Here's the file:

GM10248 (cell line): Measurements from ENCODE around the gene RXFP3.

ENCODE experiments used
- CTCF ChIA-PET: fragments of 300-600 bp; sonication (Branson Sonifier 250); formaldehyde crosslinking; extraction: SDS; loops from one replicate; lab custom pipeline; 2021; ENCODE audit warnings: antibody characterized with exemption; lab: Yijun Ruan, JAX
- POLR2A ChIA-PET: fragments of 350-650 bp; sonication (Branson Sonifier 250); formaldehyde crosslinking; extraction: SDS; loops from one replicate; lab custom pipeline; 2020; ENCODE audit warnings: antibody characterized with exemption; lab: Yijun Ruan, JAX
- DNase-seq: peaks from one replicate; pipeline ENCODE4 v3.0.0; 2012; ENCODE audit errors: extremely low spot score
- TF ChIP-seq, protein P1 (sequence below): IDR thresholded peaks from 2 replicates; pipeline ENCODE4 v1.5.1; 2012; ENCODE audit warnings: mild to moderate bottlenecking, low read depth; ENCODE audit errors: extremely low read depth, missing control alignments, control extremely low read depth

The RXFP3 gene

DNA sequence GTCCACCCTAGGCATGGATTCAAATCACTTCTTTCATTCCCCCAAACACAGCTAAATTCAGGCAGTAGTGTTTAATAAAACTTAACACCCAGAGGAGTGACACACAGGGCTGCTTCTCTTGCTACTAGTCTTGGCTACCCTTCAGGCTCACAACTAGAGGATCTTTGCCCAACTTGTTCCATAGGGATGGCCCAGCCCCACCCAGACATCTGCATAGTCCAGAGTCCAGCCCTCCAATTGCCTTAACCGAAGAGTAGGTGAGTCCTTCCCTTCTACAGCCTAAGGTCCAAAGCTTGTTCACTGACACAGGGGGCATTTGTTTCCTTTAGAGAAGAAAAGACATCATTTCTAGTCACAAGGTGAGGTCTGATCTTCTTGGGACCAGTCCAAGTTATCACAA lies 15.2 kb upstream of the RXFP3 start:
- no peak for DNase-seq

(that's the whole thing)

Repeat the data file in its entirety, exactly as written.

GM10248 (cell line): Measurements from ENCODE around the gene RXFP3.

ENCODE experiments used
- CTCF ChIA-PET: fragments of 300-600 bp; sonication (Branson Sonifier 250); formaldehyde crosslinking; extraction: SDS; loops from one replicate; lab custom pipeline; 2021; ENCODE audit warnings: antibody characterized with exemption; lab: Yijun Ruan, JAX
- POLR2A ChIA-PET: fragments of 350-650 bp; sonication (Branson Sonifier 250); formaldehyde crosslinking; extraction: SDS; loops from one replicate; lab custom pipeline; 2020; ENCODE audit warnings: antibody characterized with exemption; lab: Yijun Ruan, JAX
- DNase-seq: peaks from one replicate; pipeline ENCODE4 v3.0.0; 2012; ENCODE audit errors: extremely low spot score
- TF ChIP-seq, protein P1 (sequence below): IDR thresholded peaks from 2 replicates; pipeline ENCODE4 v1.5.1; 2012; ENCODE audit warnings: mild to moderate bottlenecking, low read depth; ENCODE audit errors: extremely low read depth, missing control alignments, control extremely low read depth

The RXFP3 gene

DNA sequence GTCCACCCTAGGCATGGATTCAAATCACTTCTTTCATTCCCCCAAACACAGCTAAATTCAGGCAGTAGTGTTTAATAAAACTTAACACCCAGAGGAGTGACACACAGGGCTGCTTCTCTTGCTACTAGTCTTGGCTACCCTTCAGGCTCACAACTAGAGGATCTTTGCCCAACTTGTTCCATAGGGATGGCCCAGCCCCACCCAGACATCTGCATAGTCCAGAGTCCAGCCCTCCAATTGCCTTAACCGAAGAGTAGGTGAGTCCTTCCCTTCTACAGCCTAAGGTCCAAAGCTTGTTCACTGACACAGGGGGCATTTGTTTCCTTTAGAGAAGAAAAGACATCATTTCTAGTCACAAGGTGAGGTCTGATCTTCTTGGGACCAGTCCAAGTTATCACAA lies 15.2 kb upstream of the RXFP3 start:
- no peak for DNase-seq